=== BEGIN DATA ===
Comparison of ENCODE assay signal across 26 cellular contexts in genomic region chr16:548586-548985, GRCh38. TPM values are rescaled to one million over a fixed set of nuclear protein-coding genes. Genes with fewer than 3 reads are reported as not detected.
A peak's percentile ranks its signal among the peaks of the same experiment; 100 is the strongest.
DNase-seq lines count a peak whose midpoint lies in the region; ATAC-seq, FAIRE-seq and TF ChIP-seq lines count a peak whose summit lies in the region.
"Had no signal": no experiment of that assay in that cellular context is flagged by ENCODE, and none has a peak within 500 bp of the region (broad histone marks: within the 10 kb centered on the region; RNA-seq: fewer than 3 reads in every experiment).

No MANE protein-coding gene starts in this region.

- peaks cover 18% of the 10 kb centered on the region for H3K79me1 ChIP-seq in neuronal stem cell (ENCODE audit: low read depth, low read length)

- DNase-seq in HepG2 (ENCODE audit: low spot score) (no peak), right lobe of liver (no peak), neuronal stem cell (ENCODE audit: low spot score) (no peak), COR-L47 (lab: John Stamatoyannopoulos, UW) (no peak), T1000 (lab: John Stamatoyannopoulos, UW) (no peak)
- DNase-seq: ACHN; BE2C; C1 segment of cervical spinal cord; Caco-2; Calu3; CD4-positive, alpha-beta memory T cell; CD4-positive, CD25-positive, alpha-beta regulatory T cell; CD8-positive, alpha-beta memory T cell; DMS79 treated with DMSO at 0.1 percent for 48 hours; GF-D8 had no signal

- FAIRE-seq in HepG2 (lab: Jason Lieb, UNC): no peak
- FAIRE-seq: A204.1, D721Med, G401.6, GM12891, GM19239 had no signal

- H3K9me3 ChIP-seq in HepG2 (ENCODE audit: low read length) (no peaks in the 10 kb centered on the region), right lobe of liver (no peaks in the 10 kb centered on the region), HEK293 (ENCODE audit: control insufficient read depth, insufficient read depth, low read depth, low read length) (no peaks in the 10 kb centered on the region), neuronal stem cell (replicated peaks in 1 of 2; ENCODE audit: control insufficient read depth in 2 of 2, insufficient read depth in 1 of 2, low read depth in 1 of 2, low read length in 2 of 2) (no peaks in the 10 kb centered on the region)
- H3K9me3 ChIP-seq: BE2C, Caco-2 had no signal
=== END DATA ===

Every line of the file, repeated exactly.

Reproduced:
Comparison of ENCODE assay signal across 26 cellular contexts in genomic region chr16:548586-548985, GRCh38. TPM values are rescaled to one million over a fixed set of nuclear protein-coding genes. Genes with fewer than 3 reads are reported as not detected.
A peak's percentile ranks its signal among the peaks of the same experiment; 100 is the strongest.
DNase-seq lines count a peak whose midpoint lies in the region; ATAC-seq, FAIRE-seq and TF ChIP-seq lines count a peak whose summit lies in the region.
"Had no signal": no experiment of that assay in that cellular context is flagged by ENCODE, and none has a peak within 500 bp of the region (broad histone marks: within the 10 kb centered on the region; RNA-seq: fewer than 3 reads in every experiment).

No MANE protein-coding gene starts in this region.

- peaks cover 18% of the 10 kb centered on the region for H3K79me1 ChIP-seq in neuronal stem cell (ENCODE audit: low read depth, low read length)

- DNase-seq in HepG2 (ENCODE audit: low spot score) (no peak), right lobe of liver (no peak), neuronal stem cell (ENCODE audit: low spot score) (no peak), COR-L47 (lab: John Stamatoyannopoulos, UW) (no peak), T1000 (lab: John Stamatoyannopoulos, UW) (no peak)
- DNase-seq: ACHN; BE2C; C1 segment of cervical spinal cord; Caco-2; Calu3; CD4-positive, alpha-beta memory T cell; CD4-positive, CD25-positive, alpha-beta regulatory T cell; CD8-positive, alpha-beta memory T cell; DMS79 treated with DMSO at 0.1 percent for 48 hours; GF-D8 had no signal

- FAIRE-seq in HepG2 (lab: Jason Lieb, UNC): no peak
- FAIRE-seq: A204.1, D721Med, G401.6, GM12891, GM19239 had no signal

- H3K9me3 ChIP-seq in HepG2 (ENCODE audit: low read length) (no peaks in the 10 kb centered on the region), right lobe of liver (no peaks in the 10 kb centered on the region), HEK293 (ENCODE audit: control insufficient read depth, insufficient read depth, low read depth, low read length) (no peaks in the 10 kb centered on the region), neuronal stem cell (replicated peaks in 1 of 2; ENCODE audit: control insufficient read depth in 2 of 2, insufficient read depth in 1 of 2, low read depth in 1 of 2, low read length in 2 of 2) (no peaks in the 10 kb centered on the region)
- H3K9me3 ChIP-seq: BE2C, Caco-2 had no signal